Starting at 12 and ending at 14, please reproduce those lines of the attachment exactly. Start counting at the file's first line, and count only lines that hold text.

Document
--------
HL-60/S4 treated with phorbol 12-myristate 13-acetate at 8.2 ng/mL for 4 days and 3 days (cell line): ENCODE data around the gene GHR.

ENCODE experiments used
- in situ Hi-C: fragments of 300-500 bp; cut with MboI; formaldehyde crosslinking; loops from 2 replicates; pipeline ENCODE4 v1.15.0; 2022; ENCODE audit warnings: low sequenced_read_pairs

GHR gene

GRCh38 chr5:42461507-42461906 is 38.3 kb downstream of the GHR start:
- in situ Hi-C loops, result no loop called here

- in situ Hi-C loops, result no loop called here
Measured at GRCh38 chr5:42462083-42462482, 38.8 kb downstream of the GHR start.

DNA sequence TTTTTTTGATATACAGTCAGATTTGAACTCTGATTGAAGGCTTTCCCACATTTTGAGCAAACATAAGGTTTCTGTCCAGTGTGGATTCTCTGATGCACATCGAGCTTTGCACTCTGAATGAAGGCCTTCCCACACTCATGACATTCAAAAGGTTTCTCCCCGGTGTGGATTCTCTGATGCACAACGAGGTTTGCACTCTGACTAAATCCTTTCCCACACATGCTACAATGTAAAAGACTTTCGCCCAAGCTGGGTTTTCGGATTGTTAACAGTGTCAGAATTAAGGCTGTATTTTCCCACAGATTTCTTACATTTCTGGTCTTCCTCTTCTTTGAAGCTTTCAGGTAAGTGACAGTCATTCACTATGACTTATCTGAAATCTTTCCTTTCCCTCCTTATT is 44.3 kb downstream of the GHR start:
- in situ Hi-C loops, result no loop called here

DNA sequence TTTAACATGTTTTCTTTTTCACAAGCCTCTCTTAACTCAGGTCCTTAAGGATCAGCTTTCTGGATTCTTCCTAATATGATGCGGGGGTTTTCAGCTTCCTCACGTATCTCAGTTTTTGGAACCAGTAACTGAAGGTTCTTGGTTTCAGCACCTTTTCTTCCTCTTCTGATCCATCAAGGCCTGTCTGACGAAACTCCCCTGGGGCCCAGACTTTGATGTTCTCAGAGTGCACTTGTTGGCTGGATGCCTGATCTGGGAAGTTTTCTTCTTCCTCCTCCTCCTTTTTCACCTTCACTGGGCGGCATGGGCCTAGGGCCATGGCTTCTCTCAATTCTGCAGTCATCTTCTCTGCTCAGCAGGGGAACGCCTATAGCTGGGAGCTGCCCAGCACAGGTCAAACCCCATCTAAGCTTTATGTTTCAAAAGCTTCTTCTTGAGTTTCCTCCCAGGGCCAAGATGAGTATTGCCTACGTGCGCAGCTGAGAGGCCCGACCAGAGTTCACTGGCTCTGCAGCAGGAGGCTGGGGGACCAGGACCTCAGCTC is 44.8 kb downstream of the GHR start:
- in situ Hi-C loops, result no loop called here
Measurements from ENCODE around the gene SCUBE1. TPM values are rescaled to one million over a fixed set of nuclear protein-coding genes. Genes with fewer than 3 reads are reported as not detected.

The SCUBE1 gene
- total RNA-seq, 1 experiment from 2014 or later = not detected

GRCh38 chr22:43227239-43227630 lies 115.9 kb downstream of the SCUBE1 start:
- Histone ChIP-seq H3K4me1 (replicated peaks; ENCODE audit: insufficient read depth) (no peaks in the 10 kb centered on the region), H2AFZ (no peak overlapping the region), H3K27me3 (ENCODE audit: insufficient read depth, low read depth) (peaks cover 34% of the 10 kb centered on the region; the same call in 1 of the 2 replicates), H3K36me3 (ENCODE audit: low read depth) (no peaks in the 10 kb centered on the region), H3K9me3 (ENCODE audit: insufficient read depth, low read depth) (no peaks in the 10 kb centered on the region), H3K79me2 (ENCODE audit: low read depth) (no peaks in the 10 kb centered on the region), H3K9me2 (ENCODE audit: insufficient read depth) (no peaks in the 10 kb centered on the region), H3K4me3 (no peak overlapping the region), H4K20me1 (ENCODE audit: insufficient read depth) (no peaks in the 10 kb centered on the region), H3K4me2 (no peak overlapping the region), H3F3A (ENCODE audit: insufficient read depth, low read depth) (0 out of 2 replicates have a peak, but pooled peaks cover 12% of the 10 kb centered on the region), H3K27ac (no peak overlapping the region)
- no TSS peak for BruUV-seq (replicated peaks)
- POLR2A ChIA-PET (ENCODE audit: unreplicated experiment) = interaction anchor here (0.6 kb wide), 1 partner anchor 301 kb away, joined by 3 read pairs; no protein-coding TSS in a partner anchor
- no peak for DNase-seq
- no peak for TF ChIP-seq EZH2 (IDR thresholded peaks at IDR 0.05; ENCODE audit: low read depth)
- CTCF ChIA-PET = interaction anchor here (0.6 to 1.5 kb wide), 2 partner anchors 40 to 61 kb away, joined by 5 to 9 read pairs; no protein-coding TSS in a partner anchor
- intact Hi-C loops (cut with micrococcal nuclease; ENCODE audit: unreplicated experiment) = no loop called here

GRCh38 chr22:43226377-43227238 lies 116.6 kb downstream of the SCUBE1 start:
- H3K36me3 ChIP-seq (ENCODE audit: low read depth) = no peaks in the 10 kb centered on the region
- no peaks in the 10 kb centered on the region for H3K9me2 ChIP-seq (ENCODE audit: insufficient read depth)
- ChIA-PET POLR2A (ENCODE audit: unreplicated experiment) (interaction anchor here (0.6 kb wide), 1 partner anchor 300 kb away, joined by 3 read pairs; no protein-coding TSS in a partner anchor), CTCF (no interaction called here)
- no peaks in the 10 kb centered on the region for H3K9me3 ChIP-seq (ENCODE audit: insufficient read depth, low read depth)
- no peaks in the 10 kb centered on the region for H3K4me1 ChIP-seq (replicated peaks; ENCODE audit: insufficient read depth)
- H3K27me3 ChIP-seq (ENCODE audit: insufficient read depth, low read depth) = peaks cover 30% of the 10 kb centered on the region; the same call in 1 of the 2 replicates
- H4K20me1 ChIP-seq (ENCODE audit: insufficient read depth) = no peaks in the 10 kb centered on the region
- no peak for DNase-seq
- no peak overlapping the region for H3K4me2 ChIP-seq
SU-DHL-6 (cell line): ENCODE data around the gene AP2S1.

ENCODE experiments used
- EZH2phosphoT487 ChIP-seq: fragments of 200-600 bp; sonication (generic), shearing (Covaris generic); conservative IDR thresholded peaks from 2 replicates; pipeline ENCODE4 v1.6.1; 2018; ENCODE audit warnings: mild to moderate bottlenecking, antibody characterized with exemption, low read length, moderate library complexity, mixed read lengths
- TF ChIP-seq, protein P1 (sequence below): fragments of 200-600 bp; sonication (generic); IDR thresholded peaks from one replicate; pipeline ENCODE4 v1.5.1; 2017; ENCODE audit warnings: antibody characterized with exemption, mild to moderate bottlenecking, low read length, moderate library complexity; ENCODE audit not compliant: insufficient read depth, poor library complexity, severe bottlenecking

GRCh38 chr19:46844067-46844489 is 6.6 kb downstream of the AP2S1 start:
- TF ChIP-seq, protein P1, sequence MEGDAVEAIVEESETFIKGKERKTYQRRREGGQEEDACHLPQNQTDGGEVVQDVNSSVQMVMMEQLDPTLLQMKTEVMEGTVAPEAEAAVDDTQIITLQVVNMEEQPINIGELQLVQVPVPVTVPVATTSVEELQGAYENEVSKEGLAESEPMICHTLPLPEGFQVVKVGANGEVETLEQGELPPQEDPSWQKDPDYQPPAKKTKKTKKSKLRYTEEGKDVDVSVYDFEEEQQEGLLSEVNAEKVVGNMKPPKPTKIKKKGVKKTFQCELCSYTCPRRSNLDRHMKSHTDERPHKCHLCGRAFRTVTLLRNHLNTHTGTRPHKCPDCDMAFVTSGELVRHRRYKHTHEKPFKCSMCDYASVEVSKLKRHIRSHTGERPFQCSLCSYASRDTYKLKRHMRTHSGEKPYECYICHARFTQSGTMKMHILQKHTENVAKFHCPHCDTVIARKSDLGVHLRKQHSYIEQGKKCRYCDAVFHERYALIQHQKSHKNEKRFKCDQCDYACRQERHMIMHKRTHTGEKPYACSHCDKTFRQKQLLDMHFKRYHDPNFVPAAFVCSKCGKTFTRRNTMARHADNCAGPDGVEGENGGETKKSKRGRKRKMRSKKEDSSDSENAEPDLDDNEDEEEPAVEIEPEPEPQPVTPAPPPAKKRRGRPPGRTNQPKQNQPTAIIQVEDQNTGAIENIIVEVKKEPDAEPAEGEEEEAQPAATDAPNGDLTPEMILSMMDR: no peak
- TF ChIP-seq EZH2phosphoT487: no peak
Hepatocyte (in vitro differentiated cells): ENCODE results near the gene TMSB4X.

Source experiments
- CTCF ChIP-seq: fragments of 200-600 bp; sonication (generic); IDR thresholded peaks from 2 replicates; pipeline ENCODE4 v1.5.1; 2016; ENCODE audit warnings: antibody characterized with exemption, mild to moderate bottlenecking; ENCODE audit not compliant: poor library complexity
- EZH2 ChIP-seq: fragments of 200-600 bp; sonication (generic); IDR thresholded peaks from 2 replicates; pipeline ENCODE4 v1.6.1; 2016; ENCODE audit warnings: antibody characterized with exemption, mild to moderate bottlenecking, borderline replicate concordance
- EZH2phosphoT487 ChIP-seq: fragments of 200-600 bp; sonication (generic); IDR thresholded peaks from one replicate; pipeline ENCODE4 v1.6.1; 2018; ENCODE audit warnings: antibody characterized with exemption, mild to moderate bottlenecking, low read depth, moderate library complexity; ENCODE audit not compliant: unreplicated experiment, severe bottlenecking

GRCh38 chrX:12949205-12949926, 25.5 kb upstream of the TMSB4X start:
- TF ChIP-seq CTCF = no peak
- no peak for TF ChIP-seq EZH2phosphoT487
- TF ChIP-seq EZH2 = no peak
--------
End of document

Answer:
- in situ Hi-C loops, result no loop called here
Measurements from ENCODE around the gene SCUBE1. TPM values are rescaled to one million over a fixed set of nuclear protein-coding genes. Genes with fewer than 3 reads are reported as not detected.

The SCUBE1 gene